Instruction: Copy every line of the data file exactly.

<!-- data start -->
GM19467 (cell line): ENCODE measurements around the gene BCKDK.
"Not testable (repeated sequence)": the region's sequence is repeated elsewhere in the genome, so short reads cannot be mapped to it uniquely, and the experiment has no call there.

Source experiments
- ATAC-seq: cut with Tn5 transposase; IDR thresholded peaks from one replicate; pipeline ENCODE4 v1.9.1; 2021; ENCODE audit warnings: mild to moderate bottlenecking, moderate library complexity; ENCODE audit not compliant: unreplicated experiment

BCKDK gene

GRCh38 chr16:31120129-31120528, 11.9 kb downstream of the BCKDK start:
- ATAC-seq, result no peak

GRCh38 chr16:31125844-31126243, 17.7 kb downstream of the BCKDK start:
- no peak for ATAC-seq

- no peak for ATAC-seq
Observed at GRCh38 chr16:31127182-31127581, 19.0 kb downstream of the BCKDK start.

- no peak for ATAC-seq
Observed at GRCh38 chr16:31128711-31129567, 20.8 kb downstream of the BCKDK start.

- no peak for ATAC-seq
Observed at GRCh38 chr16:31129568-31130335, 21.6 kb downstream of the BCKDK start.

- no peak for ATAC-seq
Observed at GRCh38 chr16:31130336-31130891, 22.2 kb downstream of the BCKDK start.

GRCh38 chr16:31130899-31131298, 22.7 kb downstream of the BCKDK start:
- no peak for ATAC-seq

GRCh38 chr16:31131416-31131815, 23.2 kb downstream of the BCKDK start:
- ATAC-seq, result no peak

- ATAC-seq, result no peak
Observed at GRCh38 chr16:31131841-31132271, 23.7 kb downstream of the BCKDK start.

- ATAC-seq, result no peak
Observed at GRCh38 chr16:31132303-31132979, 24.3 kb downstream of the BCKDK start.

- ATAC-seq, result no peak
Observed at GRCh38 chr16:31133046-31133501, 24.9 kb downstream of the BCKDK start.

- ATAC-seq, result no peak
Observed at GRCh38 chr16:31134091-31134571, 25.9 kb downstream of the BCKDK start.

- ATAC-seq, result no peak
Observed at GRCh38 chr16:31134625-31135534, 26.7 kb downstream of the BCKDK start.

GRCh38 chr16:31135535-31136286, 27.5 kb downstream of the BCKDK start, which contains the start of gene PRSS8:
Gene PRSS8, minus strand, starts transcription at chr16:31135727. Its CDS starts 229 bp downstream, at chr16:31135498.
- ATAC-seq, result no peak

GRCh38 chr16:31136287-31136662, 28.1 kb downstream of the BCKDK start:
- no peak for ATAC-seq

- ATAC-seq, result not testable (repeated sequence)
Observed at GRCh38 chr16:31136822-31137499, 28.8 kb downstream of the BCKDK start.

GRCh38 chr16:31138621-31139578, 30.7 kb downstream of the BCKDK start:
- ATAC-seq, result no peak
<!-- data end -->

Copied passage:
GM19467 (cell line): ENCODE measurements around the gene BCKDK.
"Not testable (repeated sequence)": the region's sequence is repeated elsewhere in the genome, so short reads cannot be mapped to it uniquely, and the experiment has no call there.

Source experiments
- ATAC-seq: cut with Tn5 transposase; IDR thresholded peaks from one replicate; pipeline ENCODE4 v1.9.1; 2021; ENCODE audit warnings: mild to moderate bottlenecking, moderate library complexity; ENCODE audit not compliant: unreplicated experiment

BCKDK gene

GRCh38 chr16:31120129-31120528, 11.9 kb downstream of the BCKDK start:
- ATAC-seq, result no peak

GRCh38 chr16:31125844-31126243, 17.7 kb downstream of the BCKDK start:
- no peak for ATAC-seq

- no peak for ATAC-seq
Observed at GRCh38 chr16:31127182-31127581, 19.0 kb downstream of the BCKDK start.

- no peak for ATAC-seq
Observed at GRCh38 chr16:31128711-31129567, 20.8 kb downstream of the BCKDK start.

- no peak for ATAC-seq
Observed at GRCh38 chr16:31129568-31130335, 21.6 kb downstream of the BCKDK start.

- no peak for ATAC-seq
Observed at GRCh38 chr16:31130336-31130891, 22.2 kb downstream of the BCKDK start.

GRCh38 chr16:31130899-31131298, 22.7 kb downstream of the BCKDK start:
- no peak for ATAC-seq

GRCh38 chr16:31131416-31131815, 23.2 kb downstream of the BCKDK start:
- ATAC-seq, result no peak

- ATAC-seq, result no peak
Observed at GRCh38 chr16:31131841-31132271, 23.7 kb downstream of the BCKDK start.

- ATAC-seq, result no peak
Observed at GRCh38 chr16:31132303-31132979, 24.3 kb downstream of the BCKDK start.

- ATAC-seq, result no peak
Observed at GRCh38 chr16:31133046-31133501, 24.9 kb downstream of the BCKDK start.

- ATAC-seq, result no peak
Observed at GRCh38 chr16:31134091-31134571, 25.9 kb downstream of the BCKDK start.

- ATAC-seq, result no peak
Observed at GRCh38 chr16:31134625-31135534, 26.7 kb downstream of the BCKDK start.

GRCh38 chr16:31135535-31136286, 27.5 kb downstream of the BCKDK start, which contains the start of gene PRSS8:
Gene PRSS8, minus strand, starts transcription at chr16:31135727. Its CDS starts 229 bp downstream, at chr16:31135498.
- ATAC-seq, result no peak

GRCh38 chr16:31136287-31136662, 28.1 kb downstream of the BCKDK start:
- no peak for ATAC-seq

- ATAC-seq, result not testable (repeated sequence)
Observed at GRCh38 chr16:31136822-31137499, 28.8 kb downstream of the BCKDK start.

GRCh38 chr16:31138621-31139578, 30.7 kb downstream of the BCKDK start:
- ATAC-seq, result no peak